The Gilligan Dilemma

This in class activity would be a great one to discuss how we jump to conclusions, how ambiguous terms impact our decision making, and other influences that can derail critical thinking. This is a great exercise to conduct in business courses or general education (critical thinking) courses.

Set Up:

  1. Break up your class into groups of at least 3-4 people.
  2. Hand each person a copy of this document: Gilligan Dilemma

Sequence of Events/Conversation:

  1. Ask them to read the scenario and then start discussing how they will approach this situation.
  2. After about 10 minutes of conversation, explain how ambiguous terms can impact our thinking. Ask them to identify “ambiguous” words or phrases in the scenario. They will start to pick them out (things like “about a mile”, “physically ok”, “vegetation” – have them talk about why these terms can lead us to assume certain things about the scenario. A good example is that vegetation may more may not be something that a person can actually eat. Plus, compared to your island, the fact that you may not have a lot of vegetation is because you are actually standing on concrete in a parking lot (because “beach” of  small island does not mean that you are on an uninhabited island). Ambiguous terms cause our brains to “fill in” information based on various factors.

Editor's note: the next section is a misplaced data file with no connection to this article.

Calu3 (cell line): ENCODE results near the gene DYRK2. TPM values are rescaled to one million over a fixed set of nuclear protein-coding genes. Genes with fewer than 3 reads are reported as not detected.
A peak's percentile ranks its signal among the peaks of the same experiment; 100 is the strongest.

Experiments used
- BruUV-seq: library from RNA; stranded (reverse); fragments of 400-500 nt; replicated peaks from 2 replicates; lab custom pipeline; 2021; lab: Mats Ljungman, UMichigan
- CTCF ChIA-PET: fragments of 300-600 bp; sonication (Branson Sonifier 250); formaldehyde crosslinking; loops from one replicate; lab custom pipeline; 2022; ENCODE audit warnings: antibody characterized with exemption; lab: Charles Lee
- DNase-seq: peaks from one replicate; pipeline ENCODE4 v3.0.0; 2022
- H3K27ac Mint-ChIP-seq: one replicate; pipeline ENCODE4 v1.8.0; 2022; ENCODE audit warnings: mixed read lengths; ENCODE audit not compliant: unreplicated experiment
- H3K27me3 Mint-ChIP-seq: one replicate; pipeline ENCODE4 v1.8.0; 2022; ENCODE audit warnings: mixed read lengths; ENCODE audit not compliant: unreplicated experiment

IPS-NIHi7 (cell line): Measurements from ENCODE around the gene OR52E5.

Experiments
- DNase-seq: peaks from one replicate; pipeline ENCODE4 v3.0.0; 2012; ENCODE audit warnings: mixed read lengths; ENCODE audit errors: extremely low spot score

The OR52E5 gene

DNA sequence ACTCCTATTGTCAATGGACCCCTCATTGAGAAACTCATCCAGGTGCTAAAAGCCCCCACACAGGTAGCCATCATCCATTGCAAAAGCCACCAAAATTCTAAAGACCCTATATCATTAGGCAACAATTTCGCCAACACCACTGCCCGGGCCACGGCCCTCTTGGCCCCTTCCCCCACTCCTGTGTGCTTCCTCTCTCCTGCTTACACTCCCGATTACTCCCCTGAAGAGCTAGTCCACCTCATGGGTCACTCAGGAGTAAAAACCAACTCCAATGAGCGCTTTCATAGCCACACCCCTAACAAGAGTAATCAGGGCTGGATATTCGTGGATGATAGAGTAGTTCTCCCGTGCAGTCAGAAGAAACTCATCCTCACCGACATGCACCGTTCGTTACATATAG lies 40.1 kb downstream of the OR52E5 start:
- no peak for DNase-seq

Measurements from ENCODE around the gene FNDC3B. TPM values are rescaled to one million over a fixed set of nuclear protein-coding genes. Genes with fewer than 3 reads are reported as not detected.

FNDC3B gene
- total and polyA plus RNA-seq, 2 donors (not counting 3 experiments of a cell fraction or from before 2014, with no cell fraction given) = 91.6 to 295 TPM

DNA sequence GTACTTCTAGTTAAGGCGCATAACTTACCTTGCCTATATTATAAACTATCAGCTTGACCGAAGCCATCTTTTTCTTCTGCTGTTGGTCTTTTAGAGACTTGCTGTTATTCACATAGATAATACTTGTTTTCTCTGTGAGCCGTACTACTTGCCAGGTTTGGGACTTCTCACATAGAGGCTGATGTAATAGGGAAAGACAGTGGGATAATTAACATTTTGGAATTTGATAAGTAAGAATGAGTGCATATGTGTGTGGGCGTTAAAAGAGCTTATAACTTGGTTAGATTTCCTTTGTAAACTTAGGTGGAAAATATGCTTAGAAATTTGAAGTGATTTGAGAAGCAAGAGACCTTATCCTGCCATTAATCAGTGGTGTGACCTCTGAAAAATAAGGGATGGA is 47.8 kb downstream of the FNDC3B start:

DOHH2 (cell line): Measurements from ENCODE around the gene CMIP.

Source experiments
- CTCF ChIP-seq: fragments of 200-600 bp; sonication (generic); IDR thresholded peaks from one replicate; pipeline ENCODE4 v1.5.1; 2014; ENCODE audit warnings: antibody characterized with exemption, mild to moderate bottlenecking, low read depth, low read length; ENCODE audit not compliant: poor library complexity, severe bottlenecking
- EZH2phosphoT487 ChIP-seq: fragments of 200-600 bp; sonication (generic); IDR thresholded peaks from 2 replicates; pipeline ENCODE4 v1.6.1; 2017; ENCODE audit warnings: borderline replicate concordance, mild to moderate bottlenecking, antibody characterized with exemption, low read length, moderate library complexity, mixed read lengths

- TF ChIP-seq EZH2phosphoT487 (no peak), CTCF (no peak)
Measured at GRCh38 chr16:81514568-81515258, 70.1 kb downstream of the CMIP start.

3. This can then lead you to talk about ONE word that sends your thinking into a certain direction. Once your thinking goes down one path, thinking “outside of that box” can be IMPOSSIBLE. The word you are looking for is “Gilligan”. Anyone familiar with the TV show knows that the group is stranded, and thus, your thinking is framed in that box.
  4. Another great thing that can happen is if you have any pilots on the team, employees or Lockheed Martin or Boeing, or any military trained people in the groups. What happens is they are considered the “experts” and people stop thinking on their own – they often abdicate their own authority and defer to the experts to figure out the problem.
  5. And finally, after some discussion, the groups may then see there really is, potentially, NO problem at all to solve.

Students often start to see that thinking outside of the box and identifying assumptions is a lot of work!